Sign in with
Sign up | Sign in
Your question

PSU Whining/Squealing Noise - Grounding issue?

Last response: in Components
Share
December 15, 2009 3:14:53 PM

Hey guys,

I've been having some trouble lately. I use ventrilo a lot for gaming and it seems there is some sort of whining coming out of my mic. I isolated the problem and it seems to be coming from the PSU strangely enough.

Whenever I disconnect my Ethernet cable from the pc a squealing noise starts coming out of the PSU the same noise that comes out of the microphone. (recorded myself). Once I connect the ethernet cable the noise goes away from the psu. When I dont have the ethernet connected there is no noise on my mic when I record myself.

I'm assuming this is some sort of grounding problem as my cable modem probably does the grounding, and without it the noise. Is there anyway I can fix this? I'd like to keep the ethernet connected and not have the mic noise.

Thanks :) 
a b ) Power supply
December 15, 2009 5:17:36 PM

Id does sound like your machine is not grounded at all, except through the Ethernet cable, which is scary wrong! I assume you have a normal power cable from the wall outlet to the machine, with three wires internally and a Ground prong on the plug. So that leads to the question, why is there no apparent Ground connection? Do you have some intervening devices, like multi-outlet power bars or something, that night have a fault the breaks the Ground connection? Does the wall outlet you use actually have a proper Ground it it? You can buy a relatively cheap plug-in device to test the wall outlet - its pattern of lights tells you of any problem. The same unit can be used to test any other outlet, like the end of an extension cord or a Power Bar outlet.

If all of the power cord tests say your supply wiring is OK, see if you can verify that the power cord Ground lead (plug's long round prong) actually is connected to the outside chassis case of your computer.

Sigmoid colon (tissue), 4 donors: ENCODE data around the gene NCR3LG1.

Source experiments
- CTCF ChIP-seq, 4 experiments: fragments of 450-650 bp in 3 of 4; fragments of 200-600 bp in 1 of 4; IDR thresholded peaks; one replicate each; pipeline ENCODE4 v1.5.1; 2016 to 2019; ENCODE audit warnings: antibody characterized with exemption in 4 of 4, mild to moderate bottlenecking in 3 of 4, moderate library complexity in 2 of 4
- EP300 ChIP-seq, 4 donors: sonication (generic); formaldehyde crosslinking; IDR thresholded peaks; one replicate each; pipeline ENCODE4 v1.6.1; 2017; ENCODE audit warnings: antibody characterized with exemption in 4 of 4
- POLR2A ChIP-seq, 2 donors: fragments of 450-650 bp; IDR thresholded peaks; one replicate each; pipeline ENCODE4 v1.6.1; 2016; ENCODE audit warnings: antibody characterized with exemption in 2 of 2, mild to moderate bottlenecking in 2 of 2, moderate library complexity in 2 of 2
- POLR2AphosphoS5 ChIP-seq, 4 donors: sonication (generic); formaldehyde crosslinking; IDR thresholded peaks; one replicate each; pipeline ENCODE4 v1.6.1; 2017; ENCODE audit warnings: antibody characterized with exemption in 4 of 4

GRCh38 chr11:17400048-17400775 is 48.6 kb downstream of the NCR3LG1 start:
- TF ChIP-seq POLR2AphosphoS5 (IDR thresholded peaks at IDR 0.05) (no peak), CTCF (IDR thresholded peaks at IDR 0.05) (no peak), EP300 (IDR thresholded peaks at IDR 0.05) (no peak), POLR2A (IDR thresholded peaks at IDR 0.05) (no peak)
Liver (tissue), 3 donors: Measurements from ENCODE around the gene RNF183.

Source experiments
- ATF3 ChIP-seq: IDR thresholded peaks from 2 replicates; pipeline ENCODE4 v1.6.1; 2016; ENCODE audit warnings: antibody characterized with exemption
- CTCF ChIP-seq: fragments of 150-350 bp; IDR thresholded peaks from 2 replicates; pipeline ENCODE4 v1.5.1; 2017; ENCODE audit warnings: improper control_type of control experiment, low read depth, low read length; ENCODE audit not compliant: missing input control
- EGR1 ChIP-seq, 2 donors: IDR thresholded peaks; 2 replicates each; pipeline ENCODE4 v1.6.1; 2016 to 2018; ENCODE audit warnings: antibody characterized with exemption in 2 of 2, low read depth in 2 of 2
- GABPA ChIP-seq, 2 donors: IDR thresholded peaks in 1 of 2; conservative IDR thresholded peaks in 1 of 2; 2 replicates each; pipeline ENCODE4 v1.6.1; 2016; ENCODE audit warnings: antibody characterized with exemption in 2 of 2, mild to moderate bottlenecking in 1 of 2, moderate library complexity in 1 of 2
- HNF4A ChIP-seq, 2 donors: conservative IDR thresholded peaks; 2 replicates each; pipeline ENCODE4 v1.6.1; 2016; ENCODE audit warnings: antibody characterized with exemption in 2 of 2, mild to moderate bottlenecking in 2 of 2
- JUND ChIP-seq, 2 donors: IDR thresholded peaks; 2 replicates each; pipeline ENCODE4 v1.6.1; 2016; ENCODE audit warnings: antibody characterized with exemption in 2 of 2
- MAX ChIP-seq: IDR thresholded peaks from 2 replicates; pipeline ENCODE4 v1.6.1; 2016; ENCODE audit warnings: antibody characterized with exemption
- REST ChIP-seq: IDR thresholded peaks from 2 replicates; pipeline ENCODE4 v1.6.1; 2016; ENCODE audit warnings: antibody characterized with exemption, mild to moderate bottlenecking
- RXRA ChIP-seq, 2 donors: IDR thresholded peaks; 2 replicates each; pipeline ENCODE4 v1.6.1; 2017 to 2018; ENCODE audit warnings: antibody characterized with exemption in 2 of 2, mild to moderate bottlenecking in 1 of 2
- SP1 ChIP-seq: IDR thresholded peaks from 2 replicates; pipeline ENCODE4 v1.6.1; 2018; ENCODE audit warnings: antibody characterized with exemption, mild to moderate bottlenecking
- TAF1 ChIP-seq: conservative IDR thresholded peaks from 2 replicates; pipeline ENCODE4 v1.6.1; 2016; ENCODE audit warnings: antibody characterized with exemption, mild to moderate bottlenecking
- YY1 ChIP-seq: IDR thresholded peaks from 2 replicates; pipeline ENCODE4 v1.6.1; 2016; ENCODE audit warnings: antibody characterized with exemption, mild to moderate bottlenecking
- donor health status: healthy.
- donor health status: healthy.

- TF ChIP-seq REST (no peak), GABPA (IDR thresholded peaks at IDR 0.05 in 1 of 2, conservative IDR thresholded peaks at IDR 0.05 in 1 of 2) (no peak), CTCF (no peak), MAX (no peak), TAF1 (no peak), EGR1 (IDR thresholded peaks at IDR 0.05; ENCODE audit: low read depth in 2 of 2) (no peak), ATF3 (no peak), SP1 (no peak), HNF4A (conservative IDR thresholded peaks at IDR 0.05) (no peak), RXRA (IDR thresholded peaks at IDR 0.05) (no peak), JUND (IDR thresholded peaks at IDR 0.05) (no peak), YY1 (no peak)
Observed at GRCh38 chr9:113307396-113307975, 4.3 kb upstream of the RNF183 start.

Is there any chance that you have peripherals (like a printer, or an audio system connected by an audio signal cable) plugged into a DIFFERENT wall circuit? Sometimes this sort of system can result in "Ground loops" - circuit paths that allow small currents to flow between unbalanced Neutral connections, that end up acting as low-voltage signal sources for amplifiers.
m
0
l
December 15, 2009 7:36:19 PM

I pretty much have everything on one regular outlet strip, I just moved so kinda messy, but all I could find atm. I'm assuming i should use a special grounded one for all my devices? Or can I just plug the pc to the wall and that will ground it?
m
0
l
a b ) Power supply
December 16, 2009 5:24:07 PM

As long as the power bar has a normal 3-wire supply cord with a 3-prong plug, your equipment is grounded though it just as well as if you plug directly into the wall (assuming there's no flaw in the power strip, of course). You "just moved", so what do you know about the wiring in the house / apartment? Some older buildings have no Ground leads in the wiring, but someone has changed the wall outlets to 3-prong just to accommodate the plugs without actually providing a Ground connection. Again, one of those outlet checkers from a hardware store will allow you to test any outlet.
m
0
l
!